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As the UK population is continuing to live longer, our needs become more sophisticated as we get older. This means that care homes need to utilise greater amounts of, more intelligent, assistive technologies.

This will allow us to look forward at an early stage. We need care homes and their staff to develop supportable living environment for those who need the appropriate care from them, as patients can require everyday supervision.

Emphasis quality
Recent research suggests that by 2040, private and social care homes will highlight quality within their tenet. The reason for this because it has been suggested that this strategy has the potential for people to ‘live healthier and longer lives’, as Jane Ashcroft suggested in the Silver Chic report in the future of care homes.

Care home design will demonstrate quality as housing will be applied on a turntable. This will allow for residents to be exposed to healthier environments for longer periods of time than they currently are. Also, connectivity will also be a priority to help combat loneliness. In order to do this, care home villages will use small bridges intersecting various gardens so that residents can be closer to both their natural environment and other residents of the community.

Technology is changing the way care homes are being run
With technology advancing in a modern society, it is having a great impact on how our care homes run. It is continuously helping care home staff maintain quality care for their patients which overall allows the patients to live healthy and happy lives.

Care Homes are going to be install sensors to the rooms within the building, and this is beneficial to everyone who is part of that community because this these sensorswill alert staff if a patient has fallen. Staff members will be able to tend to the patient straight away which will mean they will not be left as long as they might have without an alerting system. This will also benefit dementia sufferers as clusters within buildings can be coloured variously with different lighting so that they are able to recognise their own living quarters. These types of technologies are specifically designed to ensure patient comfort, and help to guarantee their safety within care.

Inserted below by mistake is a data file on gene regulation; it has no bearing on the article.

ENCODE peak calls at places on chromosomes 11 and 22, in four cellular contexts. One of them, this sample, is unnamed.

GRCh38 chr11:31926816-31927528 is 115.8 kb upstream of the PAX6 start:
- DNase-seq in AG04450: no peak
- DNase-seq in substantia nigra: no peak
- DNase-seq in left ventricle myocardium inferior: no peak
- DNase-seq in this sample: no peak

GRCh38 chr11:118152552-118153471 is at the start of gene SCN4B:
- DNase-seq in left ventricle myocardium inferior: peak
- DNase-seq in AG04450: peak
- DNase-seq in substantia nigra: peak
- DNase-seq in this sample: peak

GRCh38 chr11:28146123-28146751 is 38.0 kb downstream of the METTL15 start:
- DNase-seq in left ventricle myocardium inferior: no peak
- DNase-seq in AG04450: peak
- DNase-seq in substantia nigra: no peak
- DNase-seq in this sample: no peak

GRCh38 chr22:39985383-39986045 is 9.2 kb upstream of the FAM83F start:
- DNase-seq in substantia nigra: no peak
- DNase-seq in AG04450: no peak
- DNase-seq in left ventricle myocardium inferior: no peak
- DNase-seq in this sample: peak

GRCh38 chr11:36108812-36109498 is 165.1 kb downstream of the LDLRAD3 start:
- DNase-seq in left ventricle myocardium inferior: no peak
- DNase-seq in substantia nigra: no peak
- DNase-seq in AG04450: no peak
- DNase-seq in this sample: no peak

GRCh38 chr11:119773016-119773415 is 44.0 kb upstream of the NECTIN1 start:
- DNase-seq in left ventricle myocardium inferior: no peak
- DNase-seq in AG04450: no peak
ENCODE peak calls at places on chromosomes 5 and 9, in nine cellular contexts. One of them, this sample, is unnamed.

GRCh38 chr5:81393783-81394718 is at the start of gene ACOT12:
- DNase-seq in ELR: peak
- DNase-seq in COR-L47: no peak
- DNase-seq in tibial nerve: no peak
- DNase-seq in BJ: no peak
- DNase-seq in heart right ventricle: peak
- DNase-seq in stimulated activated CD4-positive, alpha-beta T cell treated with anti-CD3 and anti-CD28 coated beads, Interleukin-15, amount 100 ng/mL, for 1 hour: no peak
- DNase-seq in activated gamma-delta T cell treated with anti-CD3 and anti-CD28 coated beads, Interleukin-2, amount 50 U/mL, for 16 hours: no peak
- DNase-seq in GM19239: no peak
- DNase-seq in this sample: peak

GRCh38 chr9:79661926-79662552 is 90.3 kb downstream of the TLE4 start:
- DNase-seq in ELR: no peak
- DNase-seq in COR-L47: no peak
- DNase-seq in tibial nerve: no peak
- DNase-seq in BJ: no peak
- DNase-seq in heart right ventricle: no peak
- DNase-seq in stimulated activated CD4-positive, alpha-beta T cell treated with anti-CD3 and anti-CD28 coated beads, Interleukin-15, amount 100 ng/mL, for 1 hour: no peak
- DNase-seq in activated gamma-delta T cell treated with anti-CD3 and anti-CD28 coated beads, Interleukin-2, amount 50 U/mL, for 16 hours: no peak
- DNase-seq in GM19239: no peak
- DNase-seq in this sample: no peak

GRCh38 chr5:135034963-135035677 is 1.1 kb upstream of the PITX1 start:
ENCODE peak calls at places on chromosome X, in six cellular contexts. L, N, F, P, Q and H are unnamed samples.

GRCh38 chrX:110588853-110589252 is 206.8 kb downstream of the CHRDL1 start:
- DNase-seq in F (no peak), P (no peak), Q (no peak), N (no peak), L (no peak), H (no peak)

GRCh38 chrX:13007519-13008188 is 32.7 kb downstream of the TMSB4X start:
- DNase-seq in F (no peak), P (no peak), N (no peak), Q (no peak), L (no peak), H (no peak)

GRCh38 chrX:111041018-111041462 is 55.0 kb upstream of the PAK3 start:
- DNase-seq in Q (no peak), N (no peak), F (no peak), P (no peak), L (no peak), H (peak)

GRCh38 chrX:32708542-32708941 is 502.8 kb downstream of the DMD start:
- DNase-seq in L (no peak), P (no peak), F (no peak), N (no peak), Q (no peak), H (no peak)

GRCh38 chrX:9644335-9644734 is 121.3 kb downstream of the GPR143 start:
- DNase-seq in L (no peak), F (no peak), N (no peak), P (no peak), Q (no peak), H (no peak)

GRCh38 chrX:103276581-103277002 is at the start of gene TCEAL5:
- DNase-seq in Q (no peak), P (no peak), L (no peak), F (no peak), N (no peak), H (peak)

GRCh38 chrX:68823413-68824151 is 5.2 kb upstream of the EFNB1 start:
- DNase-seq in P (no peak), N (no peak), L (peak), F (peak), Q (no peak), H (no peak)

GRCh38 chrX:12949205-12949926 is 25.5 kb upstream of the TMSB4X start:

Care with improved independence
A patient can lose independence once they have moved into the care system, the future technologies will help enable those who have varied care requirements live life in a more self-sufficient way.

There are certain technologies that can monitor the steps and the distance patients cover, as well as a patient’s heart rate. The technology will help to monitor fluid retention and respiratory rates, helping to lower hospital admissions and allowing patients to understand their own symptoms more effectively before they require medical assistance.

Even though, due to a lack of government funding for care homes in the UK, Royal Blind who specialise in homes for the blind and care homes in Paisley can assess how care homes will be run in the years to come and they will also have the ability to evaluate the technologies that will change the way people are care for.

Dementia sufferers who unfortunately deal with a great amount of stress can be helped. By using robotic pets that can respond to human interaction and respond in an intelligent way.

The robots will be able to help with general tasks such as getting patients in and out of bed. Also, wearable robotic suits will be used to help sufferers from arthritis walk and stand, and they also aid those with server mobility problems move around more efficiently.

Certain and rooms likes can robotically controlled with a voce commanding system. Other devices will be used to help those who are blind and have visual impairments

Overall, the future of care homes is looking more hopeful. The technologies that are being used and the systems that are being introduced, will help patients lead more independent and comfortable lives, so that they can live a happier and healthier life for longer.